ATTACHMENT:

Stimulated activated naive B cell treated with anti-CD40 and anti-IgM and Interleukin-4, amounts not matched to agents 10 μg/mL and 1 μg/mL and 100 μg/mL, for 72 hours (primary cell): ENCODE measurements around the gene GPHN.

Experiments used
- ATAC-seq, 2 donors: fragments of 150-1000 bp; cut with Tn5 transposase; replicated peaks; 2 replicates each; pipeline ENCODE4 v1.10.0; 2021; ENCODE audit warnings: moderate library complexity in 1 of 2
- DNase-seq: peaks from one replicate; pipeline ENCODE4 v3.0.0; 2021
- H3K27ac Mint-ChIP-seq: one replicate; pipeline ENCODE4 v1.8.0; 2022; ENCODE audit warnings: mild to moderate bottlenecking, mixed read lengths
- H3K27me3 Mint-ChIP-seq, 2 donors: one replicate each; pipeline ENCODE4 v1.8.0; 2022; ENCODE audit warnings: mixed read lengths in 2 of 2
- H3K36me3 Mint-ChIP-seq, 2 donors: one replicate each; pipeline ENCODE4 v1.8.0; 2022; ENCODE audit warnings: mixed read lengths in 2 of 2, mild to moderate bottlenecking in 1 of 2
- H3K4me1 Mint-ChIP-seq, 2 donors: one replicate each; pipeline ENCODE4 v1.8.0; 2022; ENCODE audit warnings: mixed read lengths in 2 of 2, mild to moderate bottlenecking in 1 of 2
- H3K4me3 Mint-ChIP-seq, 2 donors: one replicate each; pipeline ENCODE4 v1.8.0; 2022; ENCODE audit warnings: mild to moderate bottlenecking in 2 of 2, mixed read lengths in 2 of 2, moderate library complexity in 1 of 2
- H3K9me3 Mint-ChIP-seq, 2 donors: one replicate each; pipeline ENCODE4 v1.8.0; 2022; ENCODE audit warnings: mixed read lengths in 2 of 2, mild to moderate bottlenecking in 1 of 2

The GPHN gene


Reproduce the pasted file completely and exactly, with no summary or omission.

Stimulated activated naive B cell treated with anti-CD40 and anti-IgM and Interleukin-4, amounts not matched to agents 10 μg/mL and 1 μg/mL and 100 μg/mL, for 72 hours (primary cell): ENCODE measurements around the gene GPHN.

Experiments used
- ATAC-seq, 2 donors: fragments of 150-1000 bp; cut with Tn5 transposase; replicated peaks; 2 replicates each; pipeline ENCODE4 v1.10.0; 2021; ENCODE audit warnings: moderate library complexity in 1 of 2
- DNase-seq: peaks from one replicate; pipeline ENCODE4 v3.0.0; 2021
- H3K27ac Mint-ChIP-seq: one replicate; pipeline ENCODE4 v1.8.0; 2022; ENCODE audit warnings: mild to moderate bottlenecking, mixed read lengths
- H3K27me3 Mint-ChIP-seq, 2 donors: one replicate each; pipeline ENCODE4 v1.8.0; 2022; ENCODE audit warnings: mixed read lengths in 2 of 2
- H3K36me3 Mint-ChIP-seq, 2 donors: one replicate each; pipeline ENCODE4 v1.8.0; 2022; ENCODE audit warnings: mixed read lengths in 2 of 2, mild to moderate bottlenecking in 1 of 2
- H3K4me1 Mint-ChIP-seq, 2 donors: one replicate each; pipeline ENCODE4 v1.8.0; 2022; ENCODE audit warnings: mixed read lengths in 2 of 2, mild to moderate bottlenecking in 1 of 2
- H3K4me3 Mint-ChIP-seq, 2 donors: one replicate each; pipeline ENCODE4 v1.8.0; 2022; ENCODE audit warnings: mild to moderate bottlenecking in 2 of 2, mixed read lengths in 2 of 2, moderate library complexity in 1 of 2
- H3K9me3 Mint-ChIP-seq, 2 donors: one replicate each; pipeline ENCODE4 v1.8.0; 2022; ENCODE audit warnings: mixed read lengths in 2 of 2, mild to moderate bottlenecking in 1 of 2

The GPHN gene